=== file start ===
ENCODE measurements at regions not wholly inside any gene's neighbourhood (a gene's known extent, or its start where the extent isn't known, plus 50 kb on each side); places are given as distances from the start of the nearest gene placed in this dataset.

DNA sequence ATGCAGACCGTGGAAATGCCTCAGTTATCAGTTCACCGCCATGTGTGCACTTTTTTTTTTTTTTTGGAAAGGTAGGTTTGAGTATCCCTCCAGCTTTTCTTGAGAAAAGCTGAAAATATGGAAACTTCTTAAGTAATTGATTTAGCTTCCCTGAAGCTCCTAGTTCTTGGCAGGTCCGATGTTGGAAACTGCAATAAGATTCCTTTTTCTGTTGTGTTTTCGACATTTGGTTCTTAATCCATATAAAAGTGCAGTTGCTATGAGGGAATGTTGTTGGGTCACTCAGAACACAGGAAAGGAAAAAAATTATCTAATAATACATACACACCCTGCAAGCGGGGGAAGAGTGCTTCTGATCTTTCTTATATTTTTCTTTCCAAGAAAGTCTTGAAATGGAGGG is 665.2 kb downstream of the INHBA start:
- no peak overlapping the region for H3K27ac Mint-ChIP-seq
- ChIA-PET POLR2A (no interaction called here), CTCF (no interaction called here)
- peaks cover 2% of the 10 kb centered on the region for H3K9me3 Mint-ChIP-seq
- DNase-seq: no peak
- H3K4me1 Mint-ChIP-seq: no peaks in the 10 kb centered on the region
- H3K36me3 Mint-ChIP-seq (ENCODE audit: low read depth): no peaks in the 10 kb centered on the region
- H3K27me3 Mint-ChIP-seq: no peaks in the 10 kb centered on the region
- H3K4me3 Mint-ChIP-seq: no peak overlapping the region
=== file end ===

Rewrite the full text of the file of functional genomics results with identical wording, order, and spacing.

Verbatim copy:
ENCODE measurements at regions not wholly inside any gene's neighbourhood (a gene's known extent, or its start where the extent isn't known, plus 50 kb on each side); places are given as distances from the start of the nearest gene placed in this dataset.

DNA sequence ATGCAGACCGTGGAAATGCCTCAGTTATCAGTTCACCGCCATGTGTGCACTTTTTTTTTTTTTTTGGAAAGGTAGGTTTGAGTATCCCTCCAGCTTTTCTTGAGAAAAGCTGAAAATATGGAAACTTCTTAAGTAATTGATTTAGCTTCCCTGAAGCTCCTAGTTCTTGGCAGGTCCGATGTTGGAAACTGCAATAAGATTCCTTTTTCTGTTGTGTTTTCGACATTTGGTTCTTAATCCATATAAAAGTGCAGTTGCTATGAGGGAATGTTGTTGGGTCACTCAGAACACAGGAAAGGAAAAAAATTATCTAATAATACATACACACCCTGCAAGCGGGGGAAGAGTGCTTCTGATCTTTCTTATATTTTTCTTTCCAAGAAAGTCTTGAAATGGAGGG is 665.2 kb downstream of the INHBA start:
- no peak overlapping the region for H3K27ac Mint-ChIP-seq
- ChIA-PET POLR2A (no interaction called here), CTCF (no interaction called here)
- peaks cover 2% of the 10 kb centered on the region for H3K9me3 Mint-ChIP-seq
- DNase-seq: no peak
- H3K4me1 Mint-ChIP-seq: no peaks in the 10 kb centered on the region
- H3K36me3 Mint-ChIP-seq (ENCODE audit: low read depth): no peaks in the 10 kb centered on the region
- H3K27me3 Mint-ChIP-seq: no peaks in the 10 kb centered on the region
- H3K4me3 Mint-ChIP-seq: no peak overlapping the region